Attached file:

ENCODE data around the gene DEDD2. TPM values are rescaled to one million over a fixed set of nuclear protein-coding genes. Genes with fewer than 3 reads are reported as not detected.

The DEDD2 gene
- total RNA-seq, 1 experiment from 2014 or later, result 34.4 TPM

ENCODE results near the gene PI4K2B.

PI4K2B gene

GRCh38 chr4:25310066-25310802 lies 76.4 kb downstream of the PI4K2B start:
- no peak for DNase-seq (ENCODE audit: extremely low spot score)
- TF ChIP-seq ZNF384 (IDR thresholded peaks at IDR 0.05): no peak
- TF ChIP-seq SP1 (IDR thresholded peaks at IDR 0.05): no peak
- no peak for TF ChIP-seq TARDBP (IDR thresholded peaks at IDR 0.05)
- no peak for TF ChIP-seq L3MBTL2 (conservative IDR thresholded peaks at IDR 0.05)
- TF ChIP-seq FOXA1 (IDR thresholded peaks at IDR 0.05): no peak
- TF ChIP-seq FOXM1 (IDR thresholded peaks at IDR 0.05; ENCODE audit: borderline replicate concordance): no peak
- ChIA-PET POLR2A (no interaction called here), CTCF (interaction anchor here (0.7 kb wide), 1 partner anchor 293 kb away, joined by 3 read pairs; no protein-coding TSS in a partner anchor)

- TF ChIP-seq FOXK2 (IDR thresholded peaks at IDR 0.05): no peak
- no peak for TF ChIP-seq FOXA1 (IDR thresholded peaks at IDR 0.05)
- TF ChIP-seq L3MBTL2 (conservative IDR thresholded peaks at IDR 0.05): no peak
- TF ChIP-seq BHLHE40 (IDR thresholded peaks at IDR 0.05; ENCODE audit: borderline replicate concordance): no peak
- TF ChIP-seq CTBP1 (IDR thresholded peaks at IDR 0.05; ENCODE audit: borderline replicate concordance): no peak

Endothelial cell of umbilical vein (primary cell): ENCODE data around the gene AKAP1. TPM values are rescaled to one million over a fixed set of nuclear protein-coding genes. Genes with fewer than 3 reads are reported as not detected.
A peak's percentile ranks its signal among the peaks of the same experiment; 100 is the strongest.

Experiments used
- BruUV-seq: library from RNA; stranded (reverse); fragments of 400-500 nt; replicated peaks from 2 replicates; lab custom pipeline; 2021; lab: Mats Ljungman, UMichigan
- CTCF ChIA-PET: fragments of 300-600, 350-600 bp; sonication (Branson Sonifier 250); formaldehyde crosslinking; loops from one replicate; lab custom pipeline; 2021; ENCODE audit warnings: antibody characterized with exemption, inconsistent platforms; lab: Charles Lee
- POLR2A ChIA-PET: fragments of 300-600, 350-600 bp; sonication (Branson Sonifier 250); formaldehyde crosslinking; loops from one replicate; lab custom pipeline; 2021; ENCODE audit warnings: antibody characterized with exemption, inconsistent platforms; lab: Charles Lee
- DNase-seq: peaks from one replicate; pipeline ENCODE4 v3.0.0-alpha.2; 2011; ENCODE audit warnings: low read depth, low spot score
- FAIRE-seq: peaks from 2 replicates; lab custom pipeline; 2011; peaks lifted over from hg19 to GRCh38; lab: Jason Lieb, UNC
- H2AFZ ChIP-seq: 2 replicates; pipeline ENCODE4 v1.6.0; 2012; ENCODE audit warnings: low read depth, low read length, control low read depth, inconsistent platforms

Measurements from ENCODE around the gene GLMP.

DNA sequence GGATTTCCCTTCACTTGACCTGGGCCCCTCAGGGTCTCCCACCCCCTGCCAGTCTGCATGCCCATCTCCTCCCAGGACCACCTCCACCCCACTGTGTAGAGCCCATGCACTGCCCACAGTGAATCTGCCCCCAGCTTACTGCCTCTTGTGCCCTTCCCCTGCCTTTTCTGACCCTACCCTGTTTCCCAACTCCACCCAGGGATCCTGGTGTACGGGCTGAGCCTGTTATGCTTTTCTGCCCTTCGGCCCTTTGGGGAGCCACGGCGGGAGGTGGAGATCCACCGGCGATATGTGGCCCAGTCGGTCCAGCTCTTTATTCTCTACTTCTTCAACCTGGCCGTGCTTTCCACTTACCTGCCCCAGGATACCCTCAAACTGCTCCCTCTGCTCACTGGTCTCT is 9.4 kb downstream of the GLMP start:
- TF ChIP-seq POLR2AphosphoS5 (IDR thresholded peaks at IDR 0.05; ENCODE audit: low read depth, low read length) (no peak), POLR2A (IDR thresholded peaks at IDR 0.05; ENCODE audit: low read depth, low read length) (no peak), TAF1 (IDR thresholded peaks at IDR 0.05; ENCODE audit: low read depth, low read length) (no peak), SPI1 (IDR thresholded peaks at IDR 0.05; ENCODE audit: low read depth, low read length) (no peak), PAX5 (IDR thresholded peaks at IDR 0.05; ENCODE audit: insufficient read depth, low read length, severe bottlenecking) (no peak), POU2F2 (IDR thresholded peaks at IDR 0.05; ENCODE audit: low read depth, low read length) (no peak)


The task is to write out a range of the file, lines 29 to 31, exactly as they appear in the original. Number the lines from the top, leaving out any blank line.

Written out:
Measurements from ENCODE around the gene GLMP.

DNA sequence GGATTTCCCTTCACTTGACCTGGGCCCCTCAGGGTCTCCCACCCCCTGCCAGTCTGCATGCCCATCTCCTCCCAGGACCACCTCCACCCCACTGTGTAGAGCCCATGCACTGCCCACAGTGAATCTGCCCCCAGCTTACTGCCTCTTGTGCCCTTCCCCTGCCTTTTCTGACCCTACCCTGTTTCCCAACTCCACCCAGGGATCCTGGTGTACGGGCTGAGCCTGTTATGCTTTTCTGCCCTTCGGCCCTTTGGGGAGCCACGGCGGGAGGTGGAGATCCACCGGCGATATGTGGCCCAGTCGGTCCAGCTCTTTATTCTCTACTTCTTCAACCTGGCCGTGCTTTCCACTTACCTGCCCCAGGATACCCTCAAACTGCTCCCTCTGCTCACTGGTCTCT is 9.4 kb downstream of the GLMP start:
- TF ChIP-seq POLR2AphosphoS5 (IDR thresholded peaks at IDR 0.05; ENCODE audit: low read depth, low read length) (no peak), POLR2A (IDR thresholded peaks at IDR 0.05; ENCODE audit: low read depth, low read length) (no peak), TAF1 (IDR thresholded peaks at IDR 0.05; ENCODE audit: low read depth, low read length) (no peak), SPI1 (IDR thresholded peaks at IDR 0.05; ENCODE audit: low read depth, low read length) (no peak), PAX5 (IDR thresholded peaks at IDR 0.05; ENCODE audit: insufficient read depth, low read length, severe bottlenecking) (no peak), POU2F2 (IDR thresholded peaks at IDR 0.05; ENCODE audit: low read depth, low read length) (no peak)